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  1. #31

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    The Leica Visoflex converts a rangefinder to an SLR for macro and micro photogrpahy so, I'd not quite class it with the rest. A neat tool for the rangefider crowd but not practical for those into close up work on a regular basis unless you have a dedicated Leica setup. I've used mine maybe a half dozen times in 20 years. Does work nicely with the metered Leicas. If I were a regular user, I'd invest in a M5 as the most practical body. I use mine on the CL.

  2. #32
    AgX
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    The Visoflex accessory consists to my understanding of the mirror box and a detachable prism unit. By detaching the latter one would get a kind of waist level finder.
    Although only for some special shortbuilt tele-lenses (or for macro work).

  3. #33
    wotalegend's Avatar
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    Quote Originally Posted by dynachrome View Post
    There were Rollei and Yashica TLRs with 35mm adapters. These were OK for vertical composition but awkward for horizontal composition. Both had waist level finders standard. There are 35mm backs for the Bronica ETR and SQ series cameras. I have the 35W back for the ETR cameras. It has the same 24X56 image area as the W back for the SQ cameras. I read somewhere that there was a prototype 35mm back for the GS-1 but that the camera went out of production before it could be manufactured. Some people have rigged up adapters which look like Rolliekins for other medium format and large format cameras.
    If we're talking about 35mm capabilities of MF cameras, there is a 35mm back for the Mamiya 645 Super, Pro, and Pro TL series. I have one which mostly sits idle in the cupboard because Mamiya (foolishly in my opinion) passed on the opportunity to make the image area 24x56 instead of a boring 24x36. Their idea of "panoramic" is to provide a slide to fit in the dark slide slot which has a 13x36 hole cut in it. Whoop-de-do!!

  4. #34

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    You could remove the prism but the frosted viewfinder makes it all but impossible to view and there is no hood available, sadly. I guess one could rig up a hood to minimize or eliminate light from hitting it similar to the hood for the Rolleiflex. It can mount either a standard Leica lens or some lenses had detachable elements and were specifically designed to work with the unit.

  5. #35

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    my own two копейки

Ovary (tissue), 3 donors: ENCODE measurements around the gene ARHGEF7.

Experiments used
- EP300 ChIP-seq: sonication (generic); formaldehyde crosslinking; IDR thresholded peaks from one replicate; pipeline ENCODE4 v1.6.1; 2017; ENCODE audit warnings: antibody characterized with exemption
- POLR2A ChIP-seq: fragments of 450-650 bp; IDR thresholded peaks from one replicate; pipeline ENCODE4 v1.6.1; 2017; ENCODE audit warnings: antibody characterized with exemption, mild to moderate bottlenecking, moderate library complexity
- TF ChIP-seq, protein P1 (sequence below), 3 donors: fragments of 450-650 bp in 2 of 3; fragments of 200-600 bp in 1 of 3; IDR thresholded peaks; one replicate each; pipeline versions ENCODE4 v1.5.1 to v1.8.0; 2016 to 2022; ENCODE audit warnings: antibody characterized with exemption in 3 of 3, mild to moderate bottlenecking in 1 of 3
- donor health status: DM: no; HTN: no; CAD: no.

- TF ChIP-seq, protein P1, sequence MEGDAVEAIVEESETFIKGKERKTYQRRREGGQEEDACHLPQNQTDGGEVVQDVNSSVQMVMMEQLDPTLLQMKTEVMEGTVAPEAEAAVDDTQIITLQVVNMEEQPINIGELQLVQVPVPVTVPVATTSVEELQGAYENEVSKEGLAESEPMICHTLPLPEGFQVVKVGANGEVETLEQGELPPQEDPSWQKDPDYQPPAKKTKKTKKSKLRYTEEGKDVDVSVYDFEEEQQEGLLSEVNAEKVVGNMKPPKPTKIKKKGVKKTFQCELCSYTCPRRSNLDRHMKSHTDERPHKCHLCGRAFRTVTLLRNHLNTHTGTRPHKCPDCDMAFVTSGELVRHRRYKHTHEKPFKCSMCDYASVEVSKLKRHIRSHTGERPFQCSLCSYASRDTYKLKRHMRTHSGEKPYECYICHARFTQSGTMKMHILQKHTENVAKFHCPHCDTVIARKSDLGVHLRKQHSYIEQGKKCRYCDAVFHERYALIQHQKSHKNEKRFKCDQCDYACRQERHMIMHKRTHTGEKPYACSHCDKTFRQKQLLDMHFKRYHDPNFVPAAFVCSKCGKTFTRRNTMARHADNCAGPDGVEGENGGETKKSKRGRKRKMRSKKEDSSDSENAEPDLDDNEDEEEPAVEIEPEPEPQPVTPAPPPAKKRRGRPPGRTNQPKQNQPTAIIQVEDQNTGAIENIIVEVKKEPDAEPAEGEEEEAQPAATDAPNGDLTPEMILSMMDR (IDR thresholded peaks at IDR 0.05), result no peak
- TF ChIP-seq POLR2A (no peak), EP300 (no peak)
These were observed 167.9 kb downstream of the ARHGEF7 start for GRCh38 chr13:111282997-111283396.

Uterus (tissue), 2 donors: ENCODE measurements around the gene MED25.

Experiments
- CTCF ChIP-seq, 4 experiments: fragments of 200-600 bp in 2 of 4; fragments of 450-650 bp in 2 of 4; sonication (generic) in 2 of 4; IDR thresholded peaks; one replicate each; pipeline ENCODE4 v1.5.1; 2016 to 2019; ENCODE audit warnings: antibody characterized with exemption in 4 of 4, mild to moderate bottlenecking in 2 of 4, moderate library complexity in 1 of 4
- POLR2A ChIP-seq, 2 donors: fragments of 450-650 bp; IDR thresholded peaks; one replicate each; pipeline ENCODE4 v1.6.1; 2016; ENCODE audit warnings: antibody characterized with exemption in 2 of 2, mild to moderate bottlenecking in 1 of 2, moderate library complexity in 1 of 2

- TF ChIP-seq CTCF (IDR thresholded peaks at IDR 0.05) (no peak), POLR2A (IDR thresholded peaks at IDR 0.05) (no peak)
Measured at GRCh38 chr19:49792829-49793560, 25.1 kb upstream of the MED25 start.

i honestly tried--it looked like a good idea for street so i wanted to make to work. the DW-1 on F2 was for all practical purposes unusable. the only advantage over simply taking off the regular prism was the flip-up magnifying glass--but then, if you're prepared to squint up close, the angle attachment is much more useful (i use it for slide copying, macro, tripod work, etc.)

    DW-2 is good, but definitely more for studio than street

    overall, if you're also just thinking "it looks like a good idea" with no specific use case in mind, try it out before you commit. these finders are easy to buy, hard to move later--and for a reason i guess


  6. #36
    Ian Grant's Avatar
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    Meyer made a reflex view finder for Leica and Contax cameras I think before the Visoflex.

    Ian

  7. #37

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    Quote Originally Posted by BrianL View Post
    The Leica Visoflex converts a rangefinder to an SLR for macro and micro photogrpahy so, I'd not quite class it with the rest. A neat tool for the rangefider crowd but not practical for those into close up work on a regular basis unless you have a dedicated Leica setup. I've used mine maybe a half dozen times in 20 years. Does work nicely with the metered Leicas. If I were a regular user, I'd invest in a M5 as the most practical body. I use mine on the CL.
    I use my *gasp* Bessa T on my visoflex and it works just fine, just like a leica with TTL metering

    David

  8. #38
    tomalophicon's Avatar
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    There's one in the classifieds right now.

  9. #39

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    My primary camera is a Bronica ETRS MF. I have the 35N back for it and much of the time use the waist level finder with it. End result is a 35mm slr with wlf. The ETRS makes for a really fine 35mm camera.

  10. #40
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    Both my Exakta (pre-war) and Exa have waist-level finders. There are still lots of them available on Keh and really cheap too. The Exakta is a one of my favorite cameras and a beauty to both look and hold.
    Sourdough, salami and blue cheese... and 2 dogs drooling with such sad, sad eyes. ... they're working me... they know I'll cave!

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